• Individual Author: Chaplin, Shane S.
    Reference Type: Thesis
    Year: 2012

    Over the last few decades, increasing rates of single mother households in the United States have triggered a national alarm over the effects of father absence on society. Father absence has been linked specifically to many of the problems plaguing black communities in the United States (e.g. poverty, low educational attainment, etc.) and as a result community and political leaders alike have consistently promoted responsible fatherhood practices as a way to address them. Although responsible fatherhood has received, in this context, a considerable amount of social attention, this attention has come intertwined with considerable political and moral rhetoric at all levels, making an idea invested with a wide variety of often-conflicting meanings and interests.

    Given the paucity of academic studies giving voice to black fathers at the metaphoric "front line" of the national responsible fatherhood effort, this author used a variation of The Listening Guide (Gilligan 2003) to capture the narratives of four black fathers volunteering in a local responsible fatherhood program....

    Over the last few decades, increasing rates of single mother households in the United States have triggered a national alarm over the effects of father absence on society. Father absence has been linked specifically to many of the problems plaguing black communities in the United States (e.g. poverty, low educational attainment, etc.) and as a result community and political leaders alike have consistently promoted responsible fatherhood practices as a way to address them. Although responsible fatherhood has received, in this context, a considerable amount of social attention, this attention has come intertwined with considerable political and moral rhetoric at all levels, making an idea invested with a wide variety of often-conflicting meanings and interests.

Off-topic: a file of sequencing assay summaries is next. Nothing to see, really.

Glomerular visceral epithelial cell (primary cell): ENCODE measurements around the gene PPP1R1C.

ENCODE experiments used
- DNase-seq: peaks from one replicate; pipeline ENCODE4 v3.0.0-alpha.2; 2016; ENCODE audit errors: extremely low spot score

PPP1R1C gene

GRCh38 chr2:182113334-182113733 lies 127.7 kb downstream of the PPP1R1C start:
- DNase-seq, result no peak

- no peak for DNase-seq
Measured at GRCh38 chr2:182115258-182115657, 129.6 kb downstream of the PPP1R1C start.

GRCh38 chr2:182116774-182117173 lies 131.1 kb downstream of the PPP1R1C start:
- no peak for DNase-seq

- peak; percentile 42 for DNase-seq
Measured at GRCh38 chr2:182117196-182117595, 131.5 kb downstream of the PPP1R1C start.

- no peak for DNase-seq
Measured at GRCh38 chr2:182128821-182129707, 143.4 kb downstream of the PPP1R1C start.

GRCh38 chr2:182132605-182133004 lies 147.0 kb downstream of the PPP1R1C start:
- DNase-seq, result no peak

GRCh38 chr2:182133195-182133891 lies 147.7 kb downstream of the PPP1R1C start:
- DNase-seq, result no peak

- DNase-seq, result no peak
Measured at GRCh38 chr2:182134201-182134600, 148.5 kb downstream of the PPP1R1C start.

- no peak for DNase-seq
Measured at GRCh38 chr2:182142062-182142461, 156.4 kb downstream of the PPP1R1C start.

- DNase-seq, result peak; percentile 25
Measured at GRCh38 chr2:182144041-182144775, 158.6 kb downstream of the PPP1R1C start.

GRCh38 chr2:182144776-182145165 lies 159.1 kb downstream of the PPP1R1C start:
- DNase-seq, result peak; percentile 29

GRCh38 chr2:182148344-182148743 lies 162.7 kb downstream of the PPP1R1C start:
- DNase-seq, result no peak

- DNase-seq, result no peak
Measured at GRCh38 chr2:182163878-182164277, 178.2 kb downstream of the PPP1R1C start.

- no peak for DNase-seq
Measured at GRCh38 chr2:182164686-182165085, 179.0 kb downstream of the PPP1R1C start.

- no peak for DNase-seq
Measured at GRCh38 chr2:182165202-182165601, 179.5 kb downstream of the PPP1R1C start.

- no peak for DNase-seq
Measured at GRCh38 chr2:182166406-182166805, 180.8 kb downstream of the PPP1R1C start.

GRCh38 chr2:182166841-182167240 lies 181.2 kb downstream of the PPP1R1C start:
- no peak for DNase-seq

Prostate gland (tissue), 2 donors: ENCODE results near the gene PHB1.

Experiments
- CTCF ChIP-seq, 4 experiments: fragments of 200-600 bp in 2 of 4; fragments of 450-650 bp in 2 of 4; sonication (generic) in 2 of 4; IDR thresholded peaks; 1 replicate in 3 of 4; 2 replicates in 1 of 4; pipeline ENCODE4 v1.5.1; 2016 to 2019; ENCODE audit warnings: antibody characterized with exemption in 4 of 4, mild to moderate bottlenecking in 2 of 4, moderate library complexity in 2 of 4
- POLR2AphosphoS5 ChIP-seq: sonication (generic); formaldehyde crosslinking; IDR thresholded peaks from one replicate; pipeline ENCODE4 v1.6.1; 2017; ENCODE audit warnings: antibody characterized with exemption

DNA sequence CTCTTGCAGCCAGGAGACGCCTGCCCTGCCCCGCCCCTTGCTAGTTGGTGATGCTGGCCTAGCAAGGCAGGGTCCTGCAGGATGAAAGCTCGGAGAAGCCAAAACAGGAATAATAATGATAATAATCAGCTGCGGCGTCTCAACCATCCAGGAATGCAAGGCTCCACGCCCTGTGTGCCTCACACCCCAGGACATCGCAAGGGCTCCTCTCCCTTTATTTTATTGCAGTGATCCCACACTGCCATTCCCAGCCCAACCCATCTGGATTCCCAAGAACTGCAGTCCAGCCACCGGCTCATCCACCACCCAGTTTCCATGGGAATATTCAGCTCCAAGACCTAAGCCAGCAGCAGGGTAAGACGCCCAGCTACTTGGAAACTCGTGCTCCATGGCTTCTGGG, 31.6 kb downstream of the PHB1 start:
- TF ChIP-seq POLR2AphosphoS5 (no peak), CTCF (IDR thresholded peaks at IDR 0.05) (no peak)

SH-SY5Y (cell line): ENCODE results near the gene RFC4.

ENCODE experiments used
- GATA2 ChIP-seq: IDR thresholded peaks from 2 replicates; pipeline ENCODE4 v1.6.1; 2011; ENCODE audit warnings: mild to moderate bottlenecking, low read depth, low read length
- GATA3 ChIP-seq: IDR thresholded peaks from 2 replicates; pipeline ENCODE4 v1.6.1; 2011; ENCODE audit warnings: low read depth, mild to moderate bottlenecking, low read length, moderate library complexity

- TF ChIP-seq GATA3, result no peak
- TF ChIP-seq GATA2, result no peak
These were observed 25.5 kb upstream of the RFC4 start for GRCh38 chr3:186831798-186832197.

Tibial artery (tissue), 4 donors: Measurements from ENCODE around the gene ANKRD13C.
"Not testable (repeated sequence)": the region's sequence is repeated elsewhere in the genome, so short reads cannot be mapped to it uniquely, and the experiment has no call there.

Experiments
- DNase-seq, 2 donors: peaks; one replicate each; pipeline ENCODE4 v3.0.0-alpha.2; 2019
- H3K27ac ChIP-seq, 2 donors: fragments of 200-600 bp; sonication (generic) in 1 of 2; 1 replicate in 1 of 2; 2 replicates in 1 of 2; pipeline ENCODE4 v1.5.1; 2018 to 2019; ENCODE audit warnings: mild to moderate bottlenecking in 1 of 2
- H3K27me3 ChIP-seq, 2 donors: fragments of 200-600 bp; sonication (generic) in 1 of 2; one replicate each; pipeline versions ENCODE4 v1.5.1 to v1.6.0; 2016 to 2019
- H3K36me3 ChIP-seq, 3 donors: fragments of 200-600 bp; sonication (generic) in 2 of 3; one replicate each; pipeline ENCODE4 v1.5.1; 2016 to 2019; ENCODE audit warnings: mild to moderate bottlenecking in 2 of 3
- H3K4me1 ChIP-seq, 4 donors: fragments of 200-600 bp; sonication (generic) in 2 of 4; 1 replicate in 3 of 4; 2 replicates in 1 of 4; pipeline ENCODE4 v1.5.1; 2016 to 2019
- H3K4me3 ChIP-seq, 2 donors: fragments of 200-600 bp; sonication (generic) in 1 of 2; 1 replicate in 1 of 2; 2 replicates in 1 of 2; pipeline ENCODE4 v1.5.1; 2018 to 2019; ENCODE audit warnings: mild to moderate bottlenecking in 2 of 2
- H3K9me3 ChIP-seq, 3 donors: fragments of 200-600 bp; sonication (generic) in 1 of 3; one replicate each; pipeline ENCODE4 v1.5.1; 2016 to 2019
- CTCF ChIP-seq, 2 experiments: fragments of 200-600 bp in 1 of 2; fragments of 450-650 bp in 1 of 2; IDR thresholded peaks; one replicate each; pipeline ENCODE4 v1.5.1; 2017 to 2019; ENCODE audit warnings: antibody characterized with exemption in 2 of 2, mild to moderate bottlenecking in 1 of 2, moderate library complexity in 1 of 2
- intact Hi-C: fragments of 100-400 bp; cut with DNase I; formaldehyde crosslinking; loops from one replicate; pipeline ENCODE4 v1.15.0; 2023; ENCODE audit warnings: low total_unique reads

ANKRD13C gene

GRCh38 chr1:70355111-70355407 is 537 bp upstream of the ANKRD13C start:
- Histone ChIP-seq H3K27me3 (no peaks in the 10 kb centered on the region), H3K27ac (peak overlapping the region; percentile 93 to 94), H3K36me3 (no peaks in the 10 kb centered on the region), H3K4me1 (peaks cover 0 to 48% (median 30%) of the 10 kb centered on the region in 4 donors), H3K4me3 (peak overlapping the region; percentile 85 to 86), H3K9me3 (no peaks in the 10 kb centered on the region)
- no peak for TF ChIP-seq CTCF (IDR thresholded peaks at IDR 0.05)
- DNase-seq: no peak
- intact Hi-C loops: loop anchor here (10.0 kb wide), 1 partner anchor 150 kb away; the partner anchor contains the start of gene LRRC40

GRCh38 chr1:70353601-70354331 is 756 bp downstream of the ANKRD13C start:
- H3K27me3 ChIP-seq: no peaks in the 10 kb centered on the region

Given the paucity of academic studies giving voice to black fathers at the metaphoric "front line" of the national responsible fatherhood effort, this author used a variation of The Listening Guide (Gilligan 2003) to capture the narratives of four black fathers volunteering in a local responsible fatherhood program. Critical Social Representations Theory was used to frame the interaction between participants and the social contexts within which they are embedded, paying particular attention to participants' positioning in regard to social representations of race and gender. The widely different understandings of fatherhood present within the results point to fatherhood as a highly dynamic concept. Responsibility, on the other hand, was understood primarily as father presence, a middle class ideal that I argue is problematic given the realities of poor black fathers. Finally, all fathers tended to resist ideas of race as essence, even if in regard to gender all fathers adopted hegemonic positions endorsing views of gender difference as essential and as grounded in biology. Overall, results reveal complex portrayals of black fathers and their lives in communities where race, poverty, incarceration, drugs, violence, or family court all pose additional challenges to responsible fatherhood. (author abstract)